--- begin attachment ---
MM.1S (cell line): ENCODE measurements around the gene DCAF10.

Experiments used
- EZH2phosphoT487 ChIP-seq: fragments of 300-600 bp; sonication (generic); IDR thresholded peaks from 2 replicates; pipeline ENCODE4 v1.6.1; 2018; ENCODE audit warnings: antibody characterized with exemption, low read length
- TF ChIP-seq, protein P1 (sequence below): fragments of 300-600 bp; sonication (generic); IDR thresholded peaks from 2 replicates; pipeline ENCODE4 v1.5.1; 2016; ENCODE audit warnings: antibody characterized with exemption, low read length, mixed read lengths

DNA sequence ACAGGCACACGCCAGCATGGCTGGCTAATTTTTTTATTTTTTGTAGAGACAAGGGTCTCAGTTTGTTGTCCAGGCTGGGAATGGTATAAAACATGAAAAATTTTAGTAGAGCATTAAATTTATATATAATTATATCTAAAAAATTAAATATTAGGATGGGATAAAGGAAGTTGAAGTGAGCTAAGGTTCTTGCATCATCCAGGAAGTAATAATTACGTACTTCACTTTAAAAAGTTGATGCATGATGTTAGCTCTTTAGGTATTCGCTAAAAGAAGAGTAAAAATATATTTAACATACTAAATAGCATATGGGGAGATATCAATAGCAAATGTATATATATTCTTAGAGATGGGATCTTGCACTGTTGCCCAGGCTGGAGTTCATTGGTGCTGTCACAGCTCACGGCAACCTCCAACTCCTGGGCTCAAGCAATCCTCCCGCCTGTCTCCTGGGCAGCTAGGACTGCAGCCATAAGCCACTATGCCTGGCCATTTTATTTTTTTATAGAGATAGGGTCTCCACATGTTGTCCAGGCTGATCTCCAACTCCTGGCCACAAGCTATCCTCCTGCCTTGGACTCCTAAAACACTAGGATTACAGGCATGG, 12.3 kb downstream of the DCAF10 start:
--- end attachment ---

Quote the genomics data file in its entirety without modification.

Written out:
MM.1S (cell line): ENCODE measurements around the gene DCAF10.

Experiments used
- EZH2phosphoT487 ChIP-seq: fragments of 300-600 bp; sonication (generic); IDR thresholded peaks from 2 replicates; pipeline ENCODE4 v1.6.1; 2018; ENCODE audit warnings: antibody characterized with exemption, low read length
- TF ChIP-seq, protein P1 (sequence below): fragments of 300-600 bp; sonication (generic); IDR thresholded peaks from 2 replicates; pipeline ENCODE4 v1.5.1; 2016; ENCODE audit warnings: antibody characterized with exemption, low read length, mixed read lengths

DNA sequence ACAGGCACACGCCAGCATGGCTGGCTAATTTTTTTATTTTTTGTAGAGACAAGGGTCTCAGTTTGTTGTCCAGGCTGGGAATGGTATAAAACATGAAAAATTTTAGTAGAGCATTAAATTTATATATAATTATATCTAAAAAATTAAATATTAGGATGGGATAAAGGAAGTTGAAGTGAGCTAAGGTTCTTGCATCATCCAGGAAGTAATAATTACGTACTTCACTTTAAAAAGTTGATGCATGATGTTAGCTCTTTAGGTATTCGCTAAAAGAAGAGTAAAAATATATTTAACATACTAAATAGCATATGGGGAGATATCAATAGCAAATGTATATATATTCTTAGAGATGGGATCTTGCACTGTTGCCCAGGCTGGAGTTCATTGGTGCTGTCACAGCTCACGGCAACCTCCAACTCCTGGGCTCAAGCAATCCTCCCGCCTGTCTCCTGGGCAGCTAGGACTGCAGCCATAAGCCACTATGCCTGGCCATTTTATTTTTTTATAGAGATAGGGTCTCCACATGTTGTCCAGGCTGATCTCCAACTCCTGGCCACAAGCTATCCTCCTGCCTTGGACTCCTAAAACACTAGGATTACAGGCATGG, 12.3 kb downstream of the DCAF10 start: